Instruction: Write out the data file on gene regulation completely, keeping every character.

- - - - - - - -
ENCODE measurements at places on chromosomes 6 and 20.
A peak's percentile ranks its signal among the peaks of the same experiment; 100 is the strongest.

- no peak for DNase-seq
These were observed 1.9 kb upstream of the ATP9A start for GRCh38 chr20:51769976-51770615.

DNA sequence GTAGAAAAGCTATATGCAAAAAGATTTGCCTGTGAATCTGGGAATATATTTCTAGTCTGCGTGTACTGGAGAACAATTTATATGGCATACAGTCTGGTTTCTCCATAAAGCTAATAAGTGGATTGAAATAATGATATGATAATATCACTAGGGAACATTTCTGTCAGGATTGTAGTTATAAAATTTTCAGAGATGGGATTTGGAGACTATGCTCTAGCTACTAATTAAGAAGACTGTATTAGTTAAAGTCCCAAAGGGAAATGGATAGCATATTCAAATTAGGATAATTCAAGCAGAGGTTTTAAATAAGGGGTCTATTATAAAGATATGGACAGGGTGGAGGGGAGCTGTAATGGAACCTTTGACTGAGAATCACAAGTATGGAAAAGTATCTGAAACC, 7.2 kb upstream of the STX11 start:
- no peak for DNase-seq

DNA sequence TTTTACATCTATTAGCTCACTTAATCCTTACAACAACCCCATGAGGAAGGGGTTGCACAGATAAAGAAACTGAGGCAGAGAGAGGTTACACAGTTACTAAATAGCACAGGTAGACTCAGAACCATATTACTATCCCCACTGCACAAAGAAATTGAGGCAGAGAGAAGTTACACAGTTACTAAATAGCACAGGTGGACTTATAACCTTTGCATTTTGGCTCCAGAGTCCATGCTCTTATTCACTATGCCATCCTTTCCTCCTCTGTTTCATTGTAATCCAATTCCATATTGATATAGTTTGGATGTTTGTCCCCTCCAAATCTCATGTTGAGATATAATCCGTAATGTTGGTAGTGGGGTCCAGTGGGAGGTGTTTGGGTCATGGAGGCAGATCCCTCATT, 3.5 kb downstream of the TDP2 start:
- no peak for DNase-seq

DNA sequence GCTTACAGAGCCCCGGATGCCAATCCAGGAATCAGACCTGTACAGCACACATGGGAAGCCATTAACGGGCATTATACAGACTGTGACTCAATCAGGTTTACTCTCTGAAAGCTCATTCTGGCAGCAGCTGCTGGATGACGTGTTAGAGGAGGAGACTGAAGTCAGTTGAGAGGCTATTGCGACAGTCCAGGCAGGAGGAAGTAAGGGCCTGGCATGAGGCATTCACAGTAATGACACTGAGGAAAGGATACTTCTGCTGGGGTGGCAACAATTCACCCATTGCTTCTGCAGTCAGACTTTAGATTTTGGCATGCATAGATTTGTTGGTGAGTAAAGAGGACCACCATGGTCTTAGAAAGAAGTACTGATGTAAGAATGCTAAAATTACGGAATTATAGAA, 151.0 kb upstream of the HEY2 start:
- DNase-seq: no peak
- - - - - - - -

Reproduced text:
ENCODE measurements at places on chromosomes 6 and 20.
A peak's percentile ranks its signal among the peaks of the same experiment; 100 is the strongest.

- no peak for DNase-seq
These were observed 1.9 kb upstream of the ATP9A start for GRCh38 chr20:51769976-51770615.

DNA sequence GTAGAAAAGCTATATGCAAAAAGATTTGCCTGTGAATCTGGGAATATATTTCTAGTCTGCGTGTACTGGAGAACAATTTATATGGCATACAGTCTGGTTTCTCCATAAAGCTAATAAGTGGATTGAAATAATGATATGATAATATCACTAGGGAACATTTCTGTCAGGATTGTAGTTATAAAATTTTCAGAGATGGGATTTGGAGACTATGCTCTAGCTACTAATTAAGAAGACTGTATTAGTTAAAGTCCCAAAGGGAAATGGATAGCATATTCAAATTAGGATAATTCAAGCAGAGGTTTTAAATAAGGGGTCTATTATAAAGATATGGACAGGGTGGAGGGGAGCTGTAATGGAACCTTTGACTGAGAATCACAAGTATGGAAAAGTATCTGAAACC, 7.2 kb upstream of the STX11 start:
- no peak for DNase-seq

DNA sequence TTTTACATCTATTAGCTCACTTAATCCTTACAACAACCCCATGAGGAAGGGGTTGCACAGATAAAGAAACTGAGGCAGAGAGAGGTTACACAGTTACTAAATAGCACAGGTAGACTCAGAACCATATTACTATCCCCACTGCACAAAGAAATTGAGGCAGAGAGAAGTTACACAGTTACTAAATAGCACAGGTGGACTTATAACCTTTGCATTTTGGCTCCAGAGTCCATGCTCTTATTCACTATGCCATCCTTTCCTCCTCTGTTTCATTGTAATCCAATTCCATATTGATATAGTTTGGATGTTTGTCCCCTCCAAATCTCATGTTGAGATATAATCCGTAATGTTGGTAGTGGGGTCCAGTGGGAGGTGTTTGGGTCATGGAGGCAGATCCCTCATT, 3.5 kb downstream of the TDP2 start:
- no peak for DNase-seq

DNA sequence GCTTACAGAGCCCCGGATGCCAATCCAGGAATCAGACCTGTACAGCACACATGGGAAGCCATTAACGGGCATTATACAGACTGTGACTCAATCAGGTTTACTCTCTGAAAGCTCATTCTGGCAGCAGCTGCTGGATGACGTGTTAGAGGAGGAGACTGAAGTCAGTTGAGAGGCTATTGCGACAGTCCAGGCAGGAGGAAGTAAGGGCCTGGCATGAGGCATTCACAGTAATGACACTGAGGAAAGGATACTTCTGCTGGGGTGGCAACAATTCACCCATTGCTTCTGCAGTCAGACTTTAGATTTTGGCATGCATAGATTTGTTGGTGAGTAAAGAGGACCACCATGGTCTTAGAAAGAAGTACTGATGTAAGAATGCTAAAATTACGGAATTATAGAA, 151.0 kb upstream of the HEY2 start:
- DNase-seq: no peak